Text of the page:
I recently had an interesting conversation with a business owner who was seeking my advisory services to develop a customized compliance training for a small group of his restaurant operators. His purpose in offering the training, which was as a value add for his operators, was solely to keep the “target” (federal, state and local employment and safety laws and regulations) off their backs. It was clear he saw the employees as a potential threat instead of a valuable asset.
This business owner is not alone. Most of the owners, CEOs and entrepreneurs I work with start with the same perception and question: What is the bare minimum I need to do to keep the “target” off my back?
If business leaders continue to perpetuate this mindset of protection of themselves rather than protection of the group, our compliance training programs will continue to return little to no positive results. Recent research on the actual impact of anti-sexual harassment training programs found, not surprisingly, that traditional compliance-based anti-harassment programs resulted in no positive impact or behavior change. A deep, wide and perpetual gap exists between intent and impact.
Reversing the psychology behind our purpose for compliance training is essential if we want to close the gap between intent and impact. Doing so means that first, we must change our intent, which will alter our approach and drive results.
Try using this approach next time you design a compliance training program: Offer compliance training because your employees are valuable assets and, more simply, because they are humans. By altering your intent from managing a threat to valuing the human, everything changes. When you value an individual by caring for him or her, your perspective shifts from, “How do I tell them what not to do” to, “How do I get my team (or company of employees) to look out for (and protect) one another?”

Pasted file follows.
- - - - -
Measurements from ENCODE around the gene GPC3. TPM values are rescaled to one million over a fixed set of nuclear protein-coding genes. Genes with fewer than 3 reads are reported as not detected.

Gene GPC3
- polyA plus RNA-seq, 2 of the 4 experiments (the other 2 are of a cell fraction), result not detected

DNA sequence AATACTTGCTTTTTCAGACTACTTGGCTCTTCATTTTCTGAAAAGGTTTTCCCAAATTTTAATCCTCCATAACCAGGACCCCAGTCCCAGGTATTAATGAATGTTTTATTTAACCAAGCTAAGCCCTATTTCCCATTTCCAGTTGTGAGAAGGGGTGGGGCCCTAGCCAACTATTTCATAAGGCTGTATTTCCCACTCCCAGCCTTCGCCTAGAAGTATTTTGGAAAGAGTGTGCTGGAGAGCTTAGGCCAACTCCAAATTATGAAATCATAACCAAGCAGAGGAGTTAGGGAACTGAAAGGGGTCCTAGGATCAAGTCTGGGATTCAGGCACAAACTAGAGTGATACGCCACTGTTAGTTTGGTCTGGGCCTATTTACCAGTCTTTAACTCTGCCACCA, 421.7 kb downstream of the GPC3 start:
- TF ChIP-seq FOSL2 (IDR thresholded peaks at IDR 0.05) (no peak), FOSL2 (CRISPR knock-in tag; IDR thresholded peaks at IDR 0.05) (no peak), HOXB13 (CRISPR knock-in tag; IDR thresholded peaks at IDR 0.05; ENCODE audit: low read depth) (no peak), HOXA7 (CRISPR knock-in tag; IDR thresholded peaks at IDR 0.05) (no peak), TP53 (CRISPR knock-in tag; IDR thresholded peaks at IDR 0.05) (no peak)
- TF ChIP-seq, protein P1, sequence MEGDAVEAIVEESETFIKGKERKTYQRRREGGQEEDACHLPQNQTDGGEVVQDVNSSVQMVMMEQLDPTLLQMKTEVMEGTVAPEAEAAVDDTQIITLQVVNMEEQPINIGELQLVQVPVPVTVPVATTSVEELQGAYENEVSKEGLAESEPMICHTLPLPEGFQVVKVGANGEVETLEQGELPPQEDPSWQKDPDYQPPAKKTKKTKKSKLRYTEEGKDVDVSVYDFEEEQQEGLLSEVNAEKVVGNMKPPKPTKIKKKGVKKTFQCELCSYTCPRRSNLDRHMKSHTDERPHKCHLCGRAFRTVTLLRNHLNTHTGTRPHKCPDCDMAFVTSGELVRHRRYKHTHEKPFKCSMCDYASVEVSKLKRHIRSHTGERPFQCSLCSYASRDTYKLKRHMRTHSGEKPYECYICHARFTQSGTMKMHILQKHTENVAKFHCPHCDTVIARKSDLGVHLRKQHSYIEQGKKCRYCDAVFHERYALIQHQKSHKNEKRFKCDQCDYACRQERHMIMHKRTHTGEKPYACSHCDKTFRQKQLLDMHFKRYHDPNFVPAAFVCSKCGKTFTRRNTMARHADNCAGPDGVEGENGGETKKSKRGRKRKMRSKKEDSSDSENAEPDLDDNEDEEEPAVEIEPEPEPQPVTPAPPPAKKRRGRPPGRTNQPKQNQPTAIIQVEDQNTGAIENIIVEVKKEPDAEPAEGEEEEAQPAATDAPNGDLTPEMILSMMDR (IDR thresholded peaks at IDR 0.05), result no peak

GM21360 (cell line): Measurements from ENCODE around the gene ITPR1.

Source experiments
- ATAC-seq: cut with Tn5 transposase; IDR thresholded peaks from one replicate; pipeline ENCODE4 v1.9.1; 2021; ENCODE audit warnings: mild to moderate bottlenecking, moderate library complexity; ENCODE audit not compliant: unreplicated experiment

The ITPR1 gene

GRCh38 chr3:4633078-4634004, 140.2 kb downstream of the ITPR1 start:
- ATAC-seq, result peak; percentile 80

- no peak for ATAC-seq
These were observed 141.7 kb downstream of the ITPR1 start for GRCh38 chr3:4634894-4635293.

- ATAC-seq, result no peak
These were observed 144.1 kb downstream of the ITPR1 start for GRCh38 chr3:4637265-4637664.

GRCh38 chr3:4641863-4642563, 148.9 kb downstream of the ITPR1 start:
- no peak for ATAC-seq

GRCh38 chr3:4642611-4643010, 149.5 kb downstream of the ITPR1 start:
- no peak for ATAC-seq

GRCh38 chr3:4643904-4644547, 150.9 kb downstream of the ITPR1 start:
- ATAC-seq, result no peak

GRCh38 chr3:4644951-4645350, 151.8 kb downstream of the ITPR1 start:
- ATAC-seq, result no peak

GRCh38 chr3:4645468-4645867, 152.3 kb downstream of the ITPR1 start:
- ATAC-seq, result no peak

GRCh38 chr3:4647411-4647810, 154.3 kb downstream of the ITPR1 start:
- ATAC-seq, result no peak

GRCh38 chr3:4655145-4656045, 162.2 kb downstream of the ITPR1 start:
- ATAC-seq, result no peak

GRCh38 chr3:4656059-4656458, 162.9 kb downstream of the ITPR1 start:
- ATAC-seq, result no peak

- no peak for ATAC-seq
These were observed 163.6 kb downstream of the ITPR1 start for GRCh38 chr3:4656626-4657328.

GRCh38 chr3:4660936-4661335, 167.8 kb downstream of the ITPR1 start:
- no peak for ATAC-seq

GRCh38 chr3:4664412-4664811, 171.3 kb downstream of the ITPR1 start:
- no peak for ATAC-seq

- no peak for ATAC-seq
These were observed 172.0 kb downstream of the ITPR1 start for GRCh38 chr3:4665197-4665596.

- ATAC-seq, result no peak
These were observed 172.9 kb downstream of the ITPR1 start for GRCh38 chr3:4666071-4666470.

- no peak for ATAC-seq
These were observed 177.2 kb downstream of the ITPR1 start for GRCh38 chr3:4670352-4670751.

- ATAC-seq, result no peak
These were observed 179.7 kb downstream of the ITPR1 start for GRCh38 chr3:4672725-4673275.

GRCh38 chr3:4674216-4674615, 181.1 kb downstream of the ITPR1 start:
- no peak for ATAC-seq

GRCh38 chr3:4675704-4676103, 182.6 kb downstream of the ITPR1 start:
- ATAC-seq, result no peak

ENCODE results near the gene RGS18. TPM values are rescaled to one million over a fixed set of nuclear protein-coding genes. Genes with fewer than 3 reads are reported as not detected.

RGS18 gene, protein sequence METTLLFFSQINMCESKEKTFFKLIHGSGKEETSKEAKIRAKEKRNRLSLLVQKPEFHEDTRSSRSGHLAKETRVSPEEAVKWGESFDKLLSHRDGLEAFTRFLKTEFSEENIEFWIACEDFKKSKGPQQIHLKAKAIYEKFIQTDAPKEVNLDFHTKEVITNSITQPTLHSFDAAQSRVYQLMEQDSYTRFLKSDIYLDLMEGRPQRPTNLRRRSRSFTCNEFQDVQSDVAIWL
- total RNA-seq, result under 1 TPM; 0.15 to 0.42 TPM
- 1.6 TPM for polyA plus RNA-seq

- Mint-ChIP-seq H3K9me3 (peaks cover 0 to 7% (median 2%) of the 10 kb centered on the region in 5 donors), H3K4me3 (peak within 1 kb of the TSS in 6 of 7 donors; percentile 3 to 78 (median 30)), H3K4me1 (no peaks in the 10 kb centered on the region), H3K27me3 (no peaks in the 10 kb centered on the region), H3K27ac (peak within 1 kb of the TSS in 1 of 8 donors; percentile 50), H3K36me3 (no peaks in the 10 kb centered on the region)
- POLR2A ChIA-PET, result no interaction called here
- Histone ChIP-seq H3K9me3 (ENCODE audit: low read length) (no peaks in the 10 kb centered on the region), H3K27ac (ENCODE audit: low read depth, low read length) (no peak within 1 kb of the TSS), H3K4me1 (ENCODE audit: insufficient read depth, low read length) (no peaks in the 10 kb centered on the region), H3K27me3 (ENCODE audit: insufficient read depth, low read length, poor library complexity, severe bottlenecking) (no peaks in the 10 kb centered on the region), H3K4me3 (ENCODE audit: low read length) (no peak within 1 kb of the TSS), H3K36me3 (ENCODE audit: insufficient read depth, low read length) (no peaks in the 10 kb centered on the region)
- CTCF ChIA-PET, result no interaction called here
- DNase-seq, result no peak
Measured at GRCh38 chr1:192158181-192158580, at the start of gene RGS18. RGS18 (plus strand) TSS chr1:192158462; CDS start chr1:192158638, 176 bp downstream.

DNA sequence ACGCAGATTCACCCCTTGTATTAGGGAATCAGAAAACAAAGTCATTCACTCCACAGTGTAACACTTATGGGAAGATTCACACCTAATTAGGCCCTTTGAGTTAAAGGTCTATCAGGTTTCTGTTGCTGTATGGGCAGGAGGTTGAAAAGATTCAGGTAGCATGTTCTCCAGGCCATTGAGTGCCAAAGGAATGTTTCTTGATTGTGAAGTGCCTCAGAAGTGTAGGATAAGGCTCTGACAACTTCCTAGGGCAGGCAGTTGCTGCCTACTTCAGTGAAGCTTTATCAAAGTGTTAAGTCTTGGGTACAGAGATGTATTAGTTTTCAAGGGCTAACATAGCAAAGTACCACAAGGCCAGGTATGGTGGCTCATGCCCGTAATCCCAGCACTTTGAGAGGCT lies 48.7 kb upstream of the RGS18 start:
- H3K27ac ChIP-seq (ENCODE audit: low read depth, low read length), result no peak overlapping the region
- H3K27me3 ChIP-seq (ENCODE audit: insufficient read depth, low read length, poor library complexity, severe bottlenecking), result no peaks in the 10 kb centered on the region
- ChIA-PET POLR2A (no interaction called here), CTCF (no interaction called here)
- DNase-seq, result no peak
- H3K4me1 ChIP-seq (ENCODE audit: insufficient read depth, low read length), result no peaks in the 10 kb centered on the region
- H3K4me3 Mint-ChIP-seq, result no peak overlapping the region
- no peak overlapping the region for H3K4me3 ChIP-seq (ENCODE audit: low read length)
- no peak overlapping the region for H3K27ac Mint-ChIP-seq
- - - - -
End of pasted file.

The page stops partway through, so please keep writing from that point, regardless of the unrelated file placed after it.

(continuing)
This approach works partly because it enlists people in the solution — but I believe there is a more intrinsic and meaningful reason it is effective. When we approach and conduct compliance training with commonality of purpose and respect for people and their strengths and uniqueness, we naturally feel compassion, empathy and equality for the group. Hence, we start to care for our colleagues on a new level.
When we go to work, our needs and behaviors do not change from when we are at home. We remain human, and we need to be treated as such.
Reverse the psychology in your approach to compliance training, and promote a mindset shift. Encourage your executive leadership teams and business owners to view their employees as valuable assets, not as threats. Your training programs, and their outcomes, will be exponentially more effective.